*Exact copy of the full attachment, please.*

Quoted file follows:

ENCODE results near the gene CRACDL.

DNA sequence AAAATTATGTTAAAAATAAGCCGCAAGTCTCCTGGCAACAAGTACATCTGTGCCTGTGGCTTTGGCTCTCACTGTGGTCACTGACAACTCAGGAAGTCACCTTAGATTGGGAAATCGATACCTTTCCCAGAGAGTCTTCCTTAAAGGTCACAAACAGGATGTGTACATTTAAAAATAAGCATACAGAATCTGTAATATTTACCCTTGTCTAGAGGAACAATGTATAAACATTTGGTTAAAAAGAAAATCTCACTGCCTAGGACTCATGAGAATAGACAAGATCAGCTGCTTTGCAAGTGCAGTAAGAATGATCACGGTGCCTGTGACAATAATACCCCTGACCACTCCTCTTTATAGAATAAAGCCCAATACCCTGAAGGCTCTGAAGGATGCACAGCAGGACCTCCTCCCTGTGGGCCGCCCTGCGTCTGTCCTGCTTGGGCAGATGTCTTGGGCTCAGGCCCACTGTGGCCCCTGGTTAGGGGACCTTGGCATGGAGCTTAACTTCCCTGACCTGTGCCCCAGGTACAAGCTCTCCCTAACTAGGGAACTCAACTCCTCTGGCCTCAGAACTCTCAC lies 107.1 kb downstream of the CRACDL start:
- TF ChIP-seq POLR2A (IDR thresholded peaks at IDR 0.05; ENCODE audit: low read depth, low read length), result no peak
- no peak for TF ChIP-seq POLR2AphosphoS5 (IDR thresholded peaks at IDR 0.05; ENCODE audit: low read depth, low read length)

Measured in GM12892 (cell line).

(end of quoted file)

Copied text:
ENCODE results near the gene CRACDL.

DNA sequence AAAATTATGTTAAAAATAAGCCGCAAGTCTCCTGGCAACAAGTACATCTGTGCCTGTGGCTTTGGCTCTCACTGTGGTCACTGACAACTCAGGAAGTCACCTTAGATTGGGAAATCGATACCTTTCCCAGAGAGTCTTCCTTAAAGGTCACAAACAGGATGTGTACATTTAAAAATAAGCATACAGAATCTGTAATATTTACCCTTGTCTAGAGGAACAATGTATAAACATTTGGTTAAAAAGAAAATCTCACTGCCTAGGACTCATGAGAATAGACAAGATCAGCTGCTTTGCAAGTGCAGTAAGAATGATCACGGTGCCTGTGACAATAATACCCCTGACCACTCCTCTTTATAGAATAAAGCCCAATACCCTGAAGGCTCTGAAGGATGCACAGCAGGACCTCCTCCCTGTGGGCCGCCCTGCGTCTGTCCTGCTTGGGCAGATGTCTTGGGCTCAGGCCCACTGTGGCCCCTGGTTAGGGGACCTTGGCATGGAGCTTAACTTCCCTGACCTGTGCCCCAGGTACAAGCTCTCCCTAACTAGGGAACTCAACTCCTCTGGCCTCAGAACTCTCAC lies 107.1 kb downstream of the CRACDL start:
- TF ChIP-seq POLR2A (IDR thresholded peaks at IDR 0.05; ENCODE audit: low read depth, low read length), result no peak
- no peak for TF ChIP-seq POLR2AphosphoS5 (IDR thresholded peaks at IDR 0.05; ENCODE audit: low read depth, low read length)

Measured in GM12892 (cell line).